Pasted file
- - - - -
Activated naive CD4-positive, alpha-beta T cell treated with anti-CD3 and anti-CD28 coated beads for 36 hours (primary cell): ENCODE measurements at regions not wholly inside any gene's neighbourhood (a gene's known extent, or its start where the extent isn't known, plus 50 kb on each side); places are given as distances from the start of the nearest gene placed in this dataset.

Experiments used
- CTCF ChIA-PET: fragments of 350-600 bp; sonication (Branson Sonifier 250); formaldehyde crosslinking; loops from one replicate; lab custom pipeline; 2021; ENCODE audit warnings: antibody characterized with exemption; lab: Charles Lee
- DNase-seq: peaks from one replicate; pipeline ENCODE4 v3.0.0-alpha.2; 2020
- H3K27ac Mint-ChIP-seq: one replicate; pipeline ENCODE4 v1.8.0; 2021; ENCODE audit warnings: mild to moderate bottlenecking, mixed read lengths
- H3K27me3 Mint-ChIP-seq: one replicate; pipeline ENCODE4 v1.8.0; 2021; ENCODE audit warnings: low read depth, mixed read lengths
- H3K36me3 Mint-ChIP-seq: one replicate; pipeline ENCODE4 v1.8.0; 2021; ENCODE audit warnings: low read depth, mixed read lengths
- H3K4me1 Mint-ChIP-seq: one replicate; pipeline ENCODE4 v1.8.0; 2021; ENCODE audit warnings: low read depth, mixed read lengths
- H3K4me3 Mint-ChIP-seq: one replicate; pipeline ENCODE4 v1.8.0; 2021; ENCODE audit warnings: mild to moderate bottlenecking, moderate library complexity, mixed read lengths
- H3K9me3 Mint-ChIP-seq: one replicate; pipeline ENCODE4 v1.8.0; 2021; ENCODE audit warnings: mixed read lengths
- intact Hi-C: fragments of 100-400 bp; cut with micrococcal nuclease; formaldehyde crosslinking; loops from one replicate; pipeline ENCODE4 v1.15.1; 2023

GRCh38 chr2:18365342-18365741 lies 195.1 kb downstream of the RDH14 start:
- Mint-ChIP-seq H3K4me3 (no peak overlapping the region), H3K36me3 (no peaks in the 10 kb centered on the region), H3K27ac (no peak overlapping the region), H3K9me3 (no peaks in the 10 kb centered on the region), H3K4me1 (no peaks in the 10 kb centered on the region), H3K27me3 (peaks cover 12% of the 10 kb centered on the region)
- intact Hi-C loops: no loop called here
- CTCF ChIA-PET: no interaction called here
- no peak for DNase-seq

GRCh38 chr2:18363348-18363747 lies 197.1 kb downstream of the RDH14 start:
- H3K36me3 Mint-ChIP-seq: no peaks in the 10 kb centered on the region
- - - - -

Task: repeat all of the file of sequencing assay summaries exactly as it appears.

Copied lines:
Activated naive CD4-positive, alpha-beta T cell treated with anti-CD3 and anti-CD28 coated beads for 36 hours (primary cell): ENCODE measurements at regions not wholly inside any gene's neighbourhood (a gene's known extent, or its start where the extent isn't known, plus 50 kb on each side); places are given as distances from the start of the nearest gene placed in this dataset.

Experiments used
- CTCF ChIA-PET: fragments of 350-600 bp; sonication (Branson Sonifier 250); formaldehyde crosslinking; loops from one replicate; lab custom pipeline; 2021; ENCODE audit warnings: antibody characterized with exemption; lab: Charles Lee
- DNase-seq: peaks from one replicate; pipeline ENCODE4 v3.0.0-alpha.2; 2020
- H3K27ac Mint-ChIP-seq: one replicate; pipeline ENCODE4 v1.8.0; 2021; ENCODE audit warnings: mild to moderate bottlenecking, mixed read lengths
- H3K27me3 Mint-ChIP-seq: one replicate; pipeline ENCODE4 v1.8.0; 2021; ENCODE audit warnings: low read depth, mixed read lengths
- H3K36me3 Mint-ChIP-seq: one replicate; pipeline ENCODE4 v1.8.0; 2021; ENCODE audit warnings: low read depth, mixed read lengths
- H3K4me1 Mint-ChIP-seq: one replicate; pipeline ENCODE4 v1.8.0; 2021; ENCODE audit warnings: low read depth, mixed read lengths
- H3K4me3 Mint-ChIP-seq: one replicate; pipeline ENCODE4 v1.8.0; 2021; ENCODE audit warnings: mild to moderate bottlenecking, moderate library complexity, mixed read lengths
- H3K9me3 Mint-ChIP-seq: one replicate; pipeline ENCODE4 v1.8.0; 2021; ENCODE audit warnings: mixed read lengths
- intact Hi-C: fragments of 100-400 bp; cut with micrococcal nuclease; formaldehyde crosslinking; loops from one replicate; pipeline ENCODE4 v1.15.1; 2023

GRCh38 chr2:18365342-18365741 lies 195.1 kb downstream of the RDH14 start:
- Mint-ChIP-seq H3K4me3 (no peak overlapping the region), H3K36me3 (no peaks in the 10 kb centered on the region), H3K27ac (no peak overlapping the region), H3K9me3 (no peaks in the 10 kb centered on the region), H3K4me1 (no peaks in the 10 kb centered on the region), H3K27me3 (peaks cover 12% of the 10 kb centered on the region)
- intact Hi-C loops: no loop called here
- CTCF ChIA-PET: no interaction called here
- no peak for DNase-seq

GRCh38 chr2:18363348-18363747 lies 197.1 kb downstream of the RDH14 start:
- H3K36me3 Mint-ChIP-seq: no peaks in the 10 kb centered on the region